Like most Missouri farmers, I’m incredibly proud of the farm that my husband and I have built up alongside his family’s farm. I know that our farm is an important part of feeding the growing population and my local community. My husband and I hope our farm is around for many more generations.
I love our farm deeply, but the farm I see today is not the same farm that has always been there. It has taken decades to build what we have now. An essential part of developing, modernizing and expanding our farm was the help from the Missouri Agricultural and Small Business Development Authority.
This financial arm of the Missouri Department of Agriculture helps make possible the visions that farmers and agriculturalists have.
Head start on farm financials
When we first started out on our own almost 25 years ago, Kevin and I secured a Beginning Farmer loan from our local bank using an "Aggie Bond" issued by MASBDA. With MASBDA’s guidance, we also paired that with Missouri’s Linked Deposit Program for a low-interest loan.
MASBDA helps make funds available for producers, agribusinesses and small businesses at competitive interest rates. MASBDA administers loans, loan guarantees, tax credits and grant programs.
One of MASBDA’s most popular and impactful programs is the Beginning Farmer Loan Program. MASBDA helps administer this Aggie Bond program for the state of Missouri. This program provides tax-exempt financing through local banks for beginning farmers to buy things such as land, livestock and equipment.
Since the program’s inception, MASBDA has partnered with local lenders to offer low-interest loans to almost 400 beginning farmers in 68 counties in the state, facilitating more than $76 million in private investments.
An important aspect to securing loans is having a down payment. The Down Payment Loan Program can be used by Missouri producers and agribusinesses to secure a loan more readily from a participating lender, by providing the full down payment or supplementing the down payment amount.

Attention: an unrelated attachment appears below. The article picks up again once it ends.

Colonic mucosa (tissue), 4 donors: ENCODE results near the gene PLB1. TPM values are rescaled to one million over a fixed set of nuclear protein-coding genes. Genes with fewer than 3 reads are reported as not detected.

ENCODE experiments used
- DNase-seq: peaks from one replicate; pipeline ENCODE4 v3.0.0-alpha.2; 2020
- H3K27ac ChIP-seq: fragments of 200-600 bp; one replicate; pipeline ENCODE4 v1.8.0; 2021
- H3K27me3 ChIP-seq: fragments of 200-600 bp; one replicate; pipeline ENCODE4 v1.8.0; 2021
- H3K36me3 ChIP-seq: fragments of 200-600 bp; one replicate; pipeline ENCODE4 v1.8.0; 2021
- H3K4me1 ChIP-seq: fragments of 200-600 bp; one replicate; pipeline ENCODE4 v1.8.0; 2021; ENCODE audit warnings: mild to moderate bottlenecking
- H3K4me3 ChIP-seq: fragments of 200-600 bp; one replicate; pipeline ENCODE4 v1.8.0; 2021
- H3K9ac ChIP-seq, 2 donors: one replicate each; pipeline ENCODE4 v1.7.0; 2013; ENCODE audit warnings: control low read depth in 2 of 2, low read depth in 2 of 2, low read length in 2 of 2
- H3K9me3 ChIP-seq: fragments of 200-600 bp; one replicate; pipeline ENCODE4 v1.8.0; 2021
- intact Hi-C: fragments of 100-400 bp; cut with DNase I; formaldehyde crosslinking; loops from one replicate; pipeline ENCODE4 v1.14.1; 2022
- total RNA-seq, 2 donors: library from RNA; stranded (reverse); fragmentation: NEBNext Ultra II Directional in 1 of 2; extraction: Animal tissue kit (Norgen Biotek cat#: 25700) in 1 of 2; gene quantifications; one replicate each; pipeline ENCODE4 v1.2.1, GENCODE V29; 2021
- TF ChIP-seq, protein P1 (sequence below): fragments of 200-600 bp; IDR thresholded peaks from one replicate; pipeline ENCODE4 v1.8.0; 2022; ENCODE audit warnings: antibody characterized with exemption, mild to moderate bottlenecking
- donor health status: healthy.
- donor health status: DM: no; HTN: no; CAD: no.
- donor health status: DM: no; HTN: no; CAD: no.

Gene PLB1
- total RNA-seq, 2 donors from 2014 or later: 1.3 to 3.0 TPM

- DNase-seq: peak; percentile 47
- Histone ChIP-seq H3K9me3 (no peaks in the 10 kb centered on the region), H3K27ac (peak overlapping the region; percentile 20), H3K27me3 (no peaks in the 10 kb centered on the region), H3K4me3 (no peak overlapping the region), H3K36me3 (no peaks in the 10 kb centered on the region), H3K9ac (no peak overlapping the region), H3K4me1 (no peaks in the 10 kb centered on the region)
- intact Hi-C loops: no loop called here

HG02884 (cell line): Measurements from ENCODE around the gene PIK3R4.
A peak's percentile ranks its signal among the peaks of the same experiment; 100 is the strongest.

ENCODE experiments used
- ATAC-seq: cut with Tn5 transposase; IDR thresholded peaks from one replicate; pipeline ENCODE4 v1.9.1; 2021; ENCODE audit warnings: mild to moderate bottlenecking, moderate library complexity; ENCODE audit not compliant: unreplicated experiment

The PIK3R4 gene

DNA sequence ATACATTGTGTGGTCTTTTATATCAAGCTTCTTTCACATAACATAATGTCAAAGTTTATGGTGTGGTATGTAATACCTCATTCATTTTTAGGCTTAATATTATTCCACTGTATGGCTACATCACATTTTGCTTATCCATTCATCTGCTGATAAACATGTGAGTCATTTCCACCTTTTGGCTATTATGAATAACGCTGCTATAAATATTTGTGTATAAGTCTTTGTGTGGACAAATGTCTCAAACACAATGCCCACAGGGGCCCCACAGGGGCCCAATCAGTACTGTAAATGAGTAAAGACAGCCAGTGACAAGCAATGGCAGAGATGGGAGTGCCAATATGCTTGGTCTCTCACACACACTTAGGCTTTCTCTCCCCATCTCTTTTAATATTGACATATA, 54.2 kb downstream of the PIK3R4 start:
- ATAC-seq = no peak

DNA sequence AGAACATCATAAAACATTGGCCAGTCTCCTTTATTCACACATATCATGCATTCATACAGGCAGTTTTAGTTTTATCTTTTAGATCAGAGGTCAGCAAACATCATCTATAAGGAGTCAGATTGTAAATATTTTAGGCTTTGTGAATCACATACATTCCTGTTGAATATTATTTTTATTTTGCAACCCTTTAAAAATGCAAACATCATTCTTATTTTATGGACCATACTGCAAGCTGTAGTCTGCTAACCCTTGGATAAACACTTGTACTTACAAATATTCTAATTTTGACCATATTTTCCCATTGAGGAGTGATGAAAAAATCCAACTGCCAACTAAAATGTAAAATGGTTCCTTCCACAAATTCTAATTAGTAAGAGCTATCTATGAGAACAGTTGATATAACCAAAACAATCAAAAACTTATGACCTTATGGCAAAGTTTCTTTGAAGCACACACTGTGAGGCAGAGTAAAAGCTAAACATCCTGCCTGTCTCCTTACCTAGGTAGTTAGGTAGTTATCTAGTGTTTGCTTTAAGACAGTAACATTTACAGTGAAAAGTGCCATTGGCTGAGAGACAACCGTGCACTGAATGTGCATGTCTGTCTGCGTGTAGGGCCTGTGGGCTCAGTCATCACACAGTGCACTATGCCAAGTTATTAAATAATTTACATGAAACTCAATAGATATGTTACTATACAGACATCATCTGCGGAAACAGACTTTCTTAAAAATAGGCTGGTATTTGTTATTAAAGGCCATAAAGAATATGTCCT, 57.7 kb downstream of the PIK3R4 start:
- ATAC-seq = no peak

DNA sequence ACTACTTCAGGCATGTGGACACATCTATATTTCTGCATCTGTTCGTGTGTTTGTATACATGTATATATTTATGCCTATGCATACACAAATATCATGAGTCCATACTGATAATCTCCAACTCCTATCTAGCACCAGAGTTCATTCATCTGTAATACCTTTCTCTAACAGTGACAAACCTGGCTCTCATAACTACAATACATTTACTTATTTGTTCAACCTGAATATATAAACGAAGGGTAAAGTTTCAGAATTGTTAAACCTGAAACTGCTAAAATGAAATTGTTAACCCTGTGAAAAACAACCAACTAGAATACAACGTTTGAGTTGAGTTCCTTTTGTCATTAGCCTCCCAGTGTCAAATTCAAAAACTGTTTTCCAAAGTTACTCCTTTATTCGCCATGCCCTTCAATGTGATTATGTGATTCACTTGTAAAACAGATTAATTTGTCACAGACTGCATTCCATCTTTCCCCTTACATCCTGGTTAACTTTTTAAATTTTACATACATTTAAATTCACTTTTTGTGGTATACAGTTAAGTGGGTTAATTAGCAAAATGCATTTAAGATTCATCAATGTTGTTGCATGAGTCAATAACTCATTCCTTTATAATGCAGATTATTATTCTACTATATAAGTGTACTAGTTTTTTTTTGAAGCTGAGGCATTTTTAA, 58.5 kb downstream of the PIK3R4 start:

The exciting part of this program is that it’s able to be used in conjunction with other MASBDA programs, such as the Beginning Farmer loan. This loan provides up to $200,000 for Missouri farmers to make purchases for their farms, including land, machinery, livestock, buildings and more.
Funds for ag businesses
MASBDA also provides additional support and programs for agribusinesses. The Agribusiness Revolving Loan offers financing to Missouri agribusiness, with funding provided in part by the USDA Rural Development’s Intermediary Relending program.
This loan helps agribusinesses such as value-added businesses, emerging agricultural technology companies, and marketers or retailers of agricultural products. At the core of it, MASBDA helps these businesses who help farmers, ranchers and their rural communities.
MASBDA doesn’t just provide funds for farmers and ranchers, but also advice and input that helps farmers and small businesses determine the best path forward. MASBDA can help producers at nearly every stage of the food and agriculture processing system — such as ethanol production or forest product manufacturing. The Value-Added Agriculture Grant helps fund planning activities by producers for projects that add value to agriculture products.
Invest in small towns
What I love about MASBDA is that every day it is doing work that helps farmers and ranchers succeed. When farmers and ranchers succeed, it enhances our local communities. During the COVID-19 pandemic, when food processing and distributing became a huge challenge, we saw how important it is to invest in local communities.
The Meat Processing Facility Investment Tax Credit Program has invested in local communities’ food supplies. This tax credit program began three-and-a-half years ago and has grown substantially every year. This program provides a state tax credit to meat processing facilities who have invested in new construction or infrastructure improvements in their facilities. The pandemic highlighted how important it is for families to have access to wholesome meat products in their own communities.
One of the factors the MASBDA board looks at in evaluating a meat processing tax credit application is job creation and rural development. Since the program began, it has assisted in creating 293 full-time jobs, 85 part-time jobs, 73 construction jobs and has supported more than $22 million in private investment by meat processing facilities across the state.
The work that MASBDA does for rural Missouri is truly invaluable. MASBDA works every day to adapt to the changing climate of agriculture and focus its programs on the needs of today’s small producers and agribusinesses in Missouri.
Our farm, like countless farms and communities across the state, has forever been affected by the resources that MASBDA provides. To learn more, visit MASBDA.com.
Chinn is the director of the Missouri Department of Agriculture and a hog producer from Clarence, Mo.